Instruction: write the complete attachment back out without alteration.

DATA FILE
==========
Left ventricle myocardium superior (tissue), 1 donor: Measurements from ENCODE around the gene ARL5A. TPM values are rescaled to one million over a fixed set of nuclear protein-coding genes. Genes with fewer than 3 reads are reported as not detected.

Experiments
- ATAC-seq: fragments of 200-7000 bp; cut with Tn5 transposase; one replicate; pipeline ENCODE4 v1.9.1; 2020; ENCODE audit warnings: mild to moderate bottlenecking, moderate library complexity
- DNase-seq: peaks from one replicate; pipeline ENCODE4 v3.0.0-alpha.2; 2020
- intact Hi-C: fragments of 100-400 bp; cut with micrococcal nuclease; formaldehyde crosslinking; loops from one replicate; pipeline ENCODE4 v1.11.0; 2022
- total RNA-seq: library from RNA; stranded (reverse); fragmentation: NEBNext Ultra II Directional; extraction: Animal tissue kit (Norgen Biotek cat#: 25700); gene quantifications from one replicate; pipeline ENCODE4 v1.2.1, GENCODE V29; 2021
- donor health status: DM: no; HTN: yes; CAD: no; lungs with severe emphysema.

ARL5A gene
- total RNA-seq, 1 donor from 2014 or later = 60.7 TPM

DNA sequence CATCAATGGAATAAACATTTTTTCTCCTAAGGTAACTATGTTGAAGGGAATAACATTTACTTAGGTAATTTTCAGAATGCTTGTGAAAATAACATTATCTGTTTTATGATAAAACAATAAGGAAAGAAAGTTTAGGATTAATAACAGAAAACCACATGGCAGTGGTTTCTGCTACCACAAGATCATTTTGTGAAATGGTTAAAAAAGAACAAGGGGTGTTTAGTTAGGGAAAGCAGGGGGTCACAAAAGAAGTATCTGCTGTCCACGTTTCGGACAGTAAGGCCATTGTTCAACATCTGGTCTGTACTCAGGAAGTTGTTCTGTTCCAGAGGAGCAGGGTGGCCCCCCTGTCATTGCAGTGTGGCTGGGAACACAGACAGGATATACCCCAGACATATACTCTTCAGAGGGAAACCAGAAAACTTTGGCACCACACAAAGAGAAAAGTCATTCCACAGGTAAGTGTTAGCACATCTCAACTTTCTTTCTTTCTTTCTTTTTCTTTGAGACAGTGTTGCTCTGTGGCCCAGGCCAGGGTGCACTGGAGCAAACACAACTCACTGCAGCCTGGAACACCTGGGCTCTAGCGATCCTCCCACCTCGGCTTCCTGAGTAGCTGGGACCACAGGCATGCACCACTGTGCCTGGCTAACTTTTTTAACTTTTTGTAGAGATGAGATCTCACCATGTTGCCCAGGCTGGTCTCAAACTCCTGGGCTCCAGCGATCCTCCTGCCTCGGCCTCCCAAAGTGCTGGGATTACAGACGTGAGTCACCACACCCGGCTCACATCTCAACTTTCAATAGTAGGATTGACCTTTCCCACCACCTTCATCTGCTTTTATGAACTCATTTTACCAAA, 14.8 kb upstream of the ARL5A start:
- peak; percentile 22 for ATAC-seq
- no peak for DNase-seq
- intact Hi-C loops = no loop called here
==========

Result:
Left ventricle myocardium superior (tissue), 1 donor: Measurements from ENCODE around the gene ARL5A. TPM values are rescaled to one million over a fixed set of nuclear protein-coding genes. Genes with fewer than 3 reads are reported as not detected.

Experiments
- ATAC-seq: fragments of 200-7000 bp; cut with Tn5 transposase; one replicate; pipeline ENCODE4 v1.9.1; 2020; ENCODE audit warnings: mild to moderate bottlenecking, moderate library complexity
- DNase-seq: peaks from one replicate; pipeline ENCODE4 v3.0.0-alpha.2; 2020
- intact Hi-C: fragments of 100-400 bp; cut with micrococcal nuclease; formaldehyde crosslinking; loops from one replicate; pipeline ENCODE4 v1.11.0; 2022
- total RNA-seq: library from RNA; stranded (reverse); fragmentation: NEBNext Ultra II Directional; extraction: Animal tissue kit (Norgen Biotek cat#: 25700); gene quantifications from one replicate; pipeline ENCODE4 v1.2.1, GENCODE V29; 2021
- donor health status: DM: no; HTN: yes; CAD: no; lungs with severe emphysema.

ARL5A gene
- total RNA-seq, 1 donor from 2014 or later = 60.7 TPM

DNA sequence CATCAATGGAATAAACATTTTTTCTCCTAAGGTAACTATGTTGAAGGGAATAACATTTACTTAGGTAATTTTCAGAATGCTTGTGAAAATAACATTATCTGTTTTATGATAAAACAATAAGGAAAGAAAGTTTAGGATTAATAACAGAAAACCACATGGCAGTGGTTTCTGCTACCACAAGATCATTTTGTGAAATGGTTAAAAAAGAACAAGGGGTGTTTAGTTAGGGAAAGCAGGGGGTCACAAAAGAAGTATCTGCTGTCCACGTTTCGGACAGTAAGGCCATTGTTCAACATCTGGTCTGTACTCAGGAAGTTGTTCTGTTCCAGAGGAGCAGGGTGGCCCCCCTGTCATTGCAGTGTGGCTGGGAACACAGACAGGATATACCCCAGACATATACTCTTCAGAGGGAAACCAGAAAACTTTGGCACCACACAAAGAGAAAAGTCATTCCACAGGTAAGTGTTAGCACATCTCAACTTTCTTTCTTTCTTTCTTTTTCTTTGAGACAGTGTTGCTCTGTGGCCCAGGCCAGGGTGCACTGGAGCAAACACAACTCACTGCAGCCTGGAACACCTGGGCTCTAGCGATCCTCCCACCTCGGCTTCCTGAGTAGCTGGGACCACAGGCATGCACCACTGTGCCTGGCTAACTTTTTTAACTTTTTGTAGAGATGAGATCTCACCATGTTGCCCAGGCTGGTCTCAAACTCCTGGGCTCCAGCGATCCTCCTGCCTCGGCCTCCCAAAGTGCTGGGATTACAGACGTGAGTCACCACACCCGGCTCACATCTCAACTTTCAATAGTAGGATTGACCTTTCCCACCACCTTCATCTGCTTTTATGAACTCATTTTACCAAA, 14.8 kb upstream of the ARL5A start:
- peak; percentile 22 for ATAC-seq
- no peak for DNase-seq
- intact Hi-C loops = no loop called here